Super User is a question and answer site for computer enthusiasts and power users. It's 100% free, no registration required.

Sign up
Here's how it works:
  1. Anybody can ask a question
  2. Anybody can answer
  3. The best answers are voted up and rise to the top

Whenever I start my Plex Media Server on Windows 8 (64-bit), my computer crashes after some minutes, displaying something others called a bluescreen ...

On that screen, Windows 8 tells me that "an error occurred", and that a file named tcpip.sys is the problem.

Google tells me now that tcpip.sys is a driver and that somehow, the driver and my hardware or whatever have a problem (so it's not Plex that's guilty).

But what exactly is now the problem? Do I need a new driver? If yes, which one is the one I need?

share|improve this question
We need you to post more information from the BSOD. There are programs that exist that will let you copy and paste this information. I would also post this question on the community website for Plex so perhaps you can get more localized help through their community. Based on my research on tcpip.sys there is likely an application on your system which while trying to connect to the internet is crashing hence the tcpip.sys I suggest you remove Plex Media Server to verify if your system still crashes. – Ramhound Feb 1 '13 at 13:02
If you want any chance of us helping be sure the log being generated is the full crash dump per these instructions:… – Ramhound Feb 1 '13 at 13:07
And, Plex being a server would use tcpip.sys at some level... Maybe not directly and maybe directly so ruling that out 100% is not a definite... – AthomSfere Mar 29 '13 at 1:58

tcpip.sys is the Windows TCP/IP stack. It's pretty much a basic component of Windows. As it is central to network communication most of the time, there's a number of other drivers interacting with this that could be a cause of the problem.

Issues from this driver directly are really very rare. My first suspicion is that malware has modified this file. You should boot from a WinPE disk and restore from a known good version if possible.

Something off the top of my head for a moment though: Did you try to apply a well-known utility that modifies tcpip.sys to allow more than 10 half-open TCP connections in order to improve Bittorrent performance? It's likely not compatible with Windows 8 and you should roll it back if you did this.

Another thing to check: If you look under Device Manager, you may notice, under "Network adapters", the presence of one or more "miniport" drivers. These drivers filter stuff going in and out of a real network adapter. Security software (such as an antivirus suite) and VPN software might install these, and these may be causing an issue or conflict. I imagine a problem with one of these might cause tcpip.sys to panic. I've not heard of a "media server" type program installing a miniport driver but it could be possible. You also may have an issue with McAfee firewall miniport drivers or similar. Looking here could point to the culprit.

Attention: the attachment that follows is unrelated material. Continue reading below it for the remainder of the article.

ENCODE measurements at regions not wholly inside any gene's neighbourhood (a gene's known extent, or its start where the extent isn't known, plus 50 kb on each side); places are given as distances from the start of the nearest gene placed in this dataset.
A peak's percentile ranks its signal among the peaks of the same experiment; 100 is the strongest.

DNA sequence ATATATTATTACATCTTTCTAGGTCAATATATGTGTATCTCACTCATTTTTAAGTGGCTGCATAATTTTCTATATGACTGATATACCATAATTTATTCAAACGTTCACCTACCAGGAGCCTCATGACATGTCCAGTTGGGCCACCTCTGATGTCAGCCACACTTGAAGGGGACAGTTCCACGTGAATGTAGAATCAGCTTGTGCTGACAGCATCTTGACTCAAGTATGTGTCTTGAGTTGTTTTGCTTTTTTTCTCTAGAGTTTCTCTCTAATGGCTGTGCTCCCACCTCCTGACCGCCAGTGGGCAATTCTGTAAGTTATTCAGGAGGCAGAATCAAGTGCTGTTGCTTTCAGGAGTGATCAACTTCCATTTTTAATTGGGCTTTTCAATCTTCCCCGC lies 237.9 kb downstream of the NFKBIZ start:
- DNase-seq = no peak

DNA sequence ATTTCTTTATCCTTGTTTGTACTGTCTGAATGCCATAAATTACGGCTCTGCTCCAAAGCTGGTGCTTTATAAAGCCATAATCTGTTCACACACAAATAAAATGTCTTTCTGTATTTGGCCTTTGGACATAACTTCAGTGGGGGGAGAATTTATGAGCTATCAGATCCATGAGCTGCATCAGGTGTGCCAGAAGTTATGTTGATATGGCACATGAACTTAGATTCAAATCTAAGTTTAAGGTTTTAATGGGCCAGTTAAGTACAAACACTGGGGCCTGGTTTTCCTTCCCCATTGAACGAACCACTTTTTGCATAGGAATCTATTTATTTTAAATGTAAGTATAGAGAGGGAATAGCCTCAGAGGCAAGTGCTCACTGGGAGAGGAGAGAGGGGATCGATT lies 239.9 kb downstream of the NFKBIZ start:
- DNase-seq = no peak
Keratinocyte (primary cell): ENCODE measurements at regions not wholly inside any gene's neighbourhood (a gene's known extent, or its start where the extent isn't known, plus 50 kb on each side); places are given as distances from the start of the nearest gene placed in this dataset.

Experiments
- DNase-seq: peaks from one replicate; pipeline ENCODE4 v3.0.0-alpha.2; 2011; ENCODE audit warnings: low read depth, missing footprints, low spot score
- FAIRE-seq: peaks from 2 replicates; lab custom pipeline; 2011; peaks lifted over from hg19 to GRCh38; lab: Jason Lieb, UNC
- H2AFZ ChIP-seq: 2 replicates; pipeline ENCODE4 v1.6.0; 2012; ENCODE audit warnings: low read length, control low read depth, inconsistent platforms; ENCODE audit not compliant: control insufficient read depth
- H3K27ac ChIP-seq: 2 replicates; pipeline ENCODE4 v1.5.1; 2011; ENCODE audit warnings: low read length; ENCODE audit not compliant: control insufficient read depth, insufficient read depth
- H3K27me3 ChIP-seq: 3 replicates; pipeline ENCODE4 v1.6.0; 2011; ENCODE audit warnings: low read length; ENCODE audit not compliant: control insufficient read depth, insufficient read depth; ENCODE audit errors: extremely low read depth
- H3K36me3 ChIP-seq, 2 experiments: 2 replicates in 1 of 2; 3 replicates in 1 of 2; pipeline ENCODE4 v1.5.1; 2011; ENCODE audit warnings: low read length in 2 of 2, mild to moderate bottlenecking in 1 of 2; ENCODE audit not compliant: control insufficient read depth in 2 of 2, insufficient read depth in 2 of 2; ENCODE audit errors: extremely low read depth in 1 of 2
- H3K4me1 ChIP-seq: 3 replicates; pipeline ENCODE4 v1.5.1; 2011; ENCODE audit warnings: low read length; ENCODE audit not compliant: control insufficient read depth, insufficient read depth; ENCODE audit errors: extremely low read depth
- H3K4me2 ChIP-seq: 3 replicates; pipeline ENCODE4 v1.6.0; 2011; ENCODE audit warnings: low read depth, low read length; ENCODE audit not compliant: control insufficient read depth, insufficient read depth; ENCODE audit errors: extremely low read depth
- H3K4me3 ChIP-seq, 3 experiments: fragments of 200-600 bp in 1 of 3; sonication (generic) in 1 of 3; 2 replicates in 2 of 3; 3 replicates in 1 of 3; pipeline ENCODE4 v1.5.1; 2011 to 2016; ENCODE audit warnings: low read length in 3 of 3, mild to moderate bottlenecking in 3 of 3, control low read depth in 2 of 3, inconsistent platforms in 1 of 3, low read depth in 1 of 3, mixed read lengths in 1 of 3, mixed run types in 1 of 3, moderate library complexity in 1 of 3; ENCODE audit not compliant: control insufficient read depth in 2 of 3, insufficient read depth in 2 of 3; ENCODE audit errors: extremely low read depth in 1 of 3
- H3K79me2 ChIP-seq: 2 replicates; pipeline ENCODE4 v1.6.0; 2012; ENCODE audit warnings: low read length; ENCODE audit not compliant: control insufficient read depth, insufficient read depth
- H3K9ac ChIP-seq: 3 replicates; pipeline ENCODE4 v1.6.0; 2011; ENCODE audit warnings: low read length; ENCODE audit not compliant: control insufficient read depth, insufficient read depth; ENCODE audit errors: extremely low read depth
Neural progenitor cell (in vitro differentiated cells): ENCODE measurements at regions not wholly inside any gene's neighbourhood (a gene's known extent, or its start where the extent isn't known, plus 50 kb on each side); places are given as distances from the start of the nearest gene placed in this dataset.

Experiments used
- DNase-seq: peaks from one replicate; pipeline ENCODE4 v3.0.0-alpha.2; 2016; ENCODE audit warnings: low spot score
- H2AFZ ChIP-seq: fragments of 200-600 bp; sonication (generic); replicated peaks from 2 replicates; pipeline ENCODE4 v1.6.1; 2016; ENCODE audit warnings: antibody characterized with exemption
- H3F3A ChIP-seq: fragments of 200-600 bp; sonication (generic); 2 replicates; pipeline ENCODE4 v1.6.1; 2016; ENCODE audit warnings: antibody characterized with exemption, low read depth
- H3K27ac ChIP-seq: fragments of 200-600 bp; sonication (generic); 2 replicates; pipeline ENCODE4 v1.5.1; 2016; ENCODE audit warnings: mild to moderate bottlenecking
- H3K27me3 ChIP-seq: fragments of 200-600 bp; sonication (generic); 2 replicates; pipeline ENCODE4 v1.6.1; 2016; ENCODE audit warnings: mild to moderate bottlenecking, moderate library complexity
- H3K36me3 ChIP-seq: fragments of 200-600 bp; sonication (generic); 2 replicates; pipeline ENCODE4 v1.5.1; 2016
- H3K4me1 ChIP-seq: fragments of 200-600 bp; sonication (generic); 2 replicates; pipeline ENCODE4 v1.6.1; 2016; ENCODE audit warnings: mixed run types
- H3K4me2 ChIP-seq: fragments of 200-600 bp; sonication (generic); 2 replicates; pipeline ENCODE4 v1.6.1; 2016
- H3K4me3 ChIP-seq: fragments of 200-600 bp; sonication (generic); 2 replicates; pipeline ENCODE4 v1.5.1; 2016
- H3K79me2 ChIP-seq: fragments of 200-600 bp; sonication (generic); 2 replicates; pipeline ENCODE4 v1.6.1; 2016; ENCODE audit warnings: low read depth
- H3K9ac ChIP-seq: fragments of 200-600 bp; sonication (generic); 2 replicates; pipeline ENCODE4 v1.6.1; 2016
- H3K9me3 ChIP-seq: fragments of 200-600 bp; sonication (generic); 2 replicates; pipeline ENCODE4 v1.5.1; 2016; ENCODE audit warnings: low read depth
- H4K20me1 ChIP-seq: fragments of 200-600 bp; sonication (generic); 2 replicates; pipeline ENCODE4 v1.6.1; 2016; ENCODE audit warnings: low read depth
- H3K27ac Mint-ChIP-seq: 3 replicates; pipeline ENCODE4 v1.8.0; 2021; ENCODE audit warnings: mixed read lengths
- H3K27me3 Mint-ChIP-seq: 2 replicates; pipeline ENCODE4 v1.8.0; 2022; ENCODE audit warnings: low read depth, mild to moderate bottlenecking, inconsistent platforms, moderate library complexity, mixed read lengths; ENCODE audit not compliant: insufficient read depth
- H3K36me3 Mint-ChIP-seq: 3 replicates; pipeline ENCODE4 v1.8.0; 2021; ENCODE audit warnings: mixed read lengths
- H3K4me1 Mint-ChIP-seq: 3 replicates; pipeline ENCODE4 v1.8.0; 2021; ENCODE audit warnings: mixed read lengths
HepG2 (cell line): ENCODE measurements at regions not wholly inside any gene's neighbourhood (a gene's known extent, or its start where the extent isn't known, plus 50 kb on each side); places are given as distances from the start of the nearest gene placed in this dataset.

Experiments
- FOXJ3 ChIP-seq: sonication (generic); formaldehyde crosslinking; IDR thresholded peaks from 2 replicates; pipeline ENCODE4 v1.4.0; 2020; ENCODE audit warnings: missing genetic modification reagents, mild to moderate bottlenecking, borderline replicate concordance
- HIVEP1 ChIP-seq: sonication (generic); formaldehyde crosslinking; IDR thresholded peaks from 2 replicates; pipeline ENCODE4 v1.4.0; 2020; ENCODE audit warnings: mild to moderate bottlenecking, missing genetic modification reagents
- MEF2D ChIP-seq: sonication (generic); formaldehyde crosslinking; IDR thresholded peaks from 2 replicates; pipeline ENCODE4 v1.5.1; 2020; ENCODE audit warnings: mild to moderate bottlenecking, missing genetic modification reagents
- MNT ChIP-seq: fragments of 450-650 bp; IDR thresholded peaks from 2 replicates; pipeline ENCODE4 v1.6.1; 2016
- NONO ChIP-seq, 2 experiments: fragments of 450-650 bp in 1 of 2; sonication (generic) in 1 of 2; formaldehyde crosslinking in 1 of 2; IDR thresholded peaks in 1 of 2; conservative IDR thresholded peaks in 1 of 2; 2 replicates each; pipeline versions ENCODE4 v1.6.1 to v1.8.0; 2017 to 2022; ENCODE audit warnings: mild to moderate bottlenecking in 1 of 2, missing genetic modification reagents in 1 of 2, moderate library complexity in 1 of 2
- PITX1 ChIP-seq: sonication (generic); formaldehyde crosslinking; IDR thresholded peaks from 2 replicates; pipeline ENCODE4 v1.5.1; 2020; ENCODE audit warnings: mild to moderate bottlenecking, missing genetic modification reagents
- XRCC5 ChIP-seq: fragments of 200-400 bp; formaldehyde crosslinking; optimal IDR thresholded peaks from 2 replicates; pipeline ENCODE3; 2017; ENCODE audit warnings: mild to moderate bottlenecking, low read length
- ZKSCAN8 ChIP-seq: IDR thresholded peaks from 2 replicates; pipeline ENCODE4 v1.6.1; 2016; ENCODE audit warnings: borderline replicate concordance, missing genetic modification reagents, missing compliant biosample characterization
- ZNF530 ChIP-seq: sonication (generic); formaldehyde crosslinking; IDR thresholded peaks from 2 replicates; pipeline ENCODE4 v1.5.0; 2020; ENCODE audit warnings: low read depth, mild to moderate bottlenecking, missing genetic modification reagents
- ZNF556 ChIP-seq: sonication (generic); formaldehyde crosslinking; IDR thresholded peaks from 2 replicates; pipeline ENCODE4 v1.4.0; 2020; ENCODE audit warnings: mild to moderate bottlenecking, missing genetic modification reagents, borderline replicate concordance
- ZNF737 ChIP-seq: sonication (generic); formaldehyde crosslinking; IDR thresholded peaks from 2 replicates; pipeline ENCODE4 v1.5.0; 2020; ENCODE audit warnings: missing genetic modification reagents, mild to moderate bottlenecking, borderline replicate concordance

You also might try updating or reinstalling your Wifi drivers and supporting software.

Try updating your BIOS. It could be a weird ACPI issue which having the latest BIOS could help resolve.

share|improve this answer
  • Go to Start screen
  • Type Command Prompt
  • When Command Prompt comes up on the list, right click it and click Run as Administrator
  • Type sfc /scannow into the Command Prompt

This command will scan system files, and if there is a corrupt file, it will try to fix it. If this doesn't help, you could try running system restore. I am not totally sure how to run System Restore on Windows 8, but I think it would work to...

  • Go to Start screen
  • Type in System Restore
  • And start it up

It will probably tell you what you need to do next to restore your system. When system restore is running, you will need to select a restore point that was created before you noticed the problem.

Hope this helps!

share|improve this answer

It would help to look at the systems minidump logs that are located in C:\Windows\Minidump files from the crashes with a debugger. You can either zip them and upload them all at once or you can upload then one at a time. As long as you provide a link to when the files can be obtained.

In the meantime, if you're running any malware applications (Kaspersky / Symantec / Avast / McAfee) then remove these and replace them with Microsoft Security Essentials. Running multiple malware applications will usually cause a conflict and result in a Blue Screen. Kaspersky has been known cause the same issues even when used alone. If you're using some other malware detection application then I'd suggest you remove it since the only application that you can be sure will run without bothering anything is the one provided by Microsoft.

  • If you are using Kaspersky, use the following link to completely remove it. -

  • If you are using Symantec, use the following link to completely remove it. - Symantec removal tool

share|improve this answer
There are other great AV, and MSE is not perfect either:… – AthomSfere Mar 29 '13 at 2:00
No one said it was perfect. But it is best suited since Microsoft built it for their operating system. I'm sure that their are plenty of tools that do just as good / better jobs than MSE. – cinelli Mar 29 '13 at 2:18

Your Answer


By posting your answer, you agree to the privacy policy and terms of service.

Not the answer you're looking for? Browse other questions tagged or ask your own question.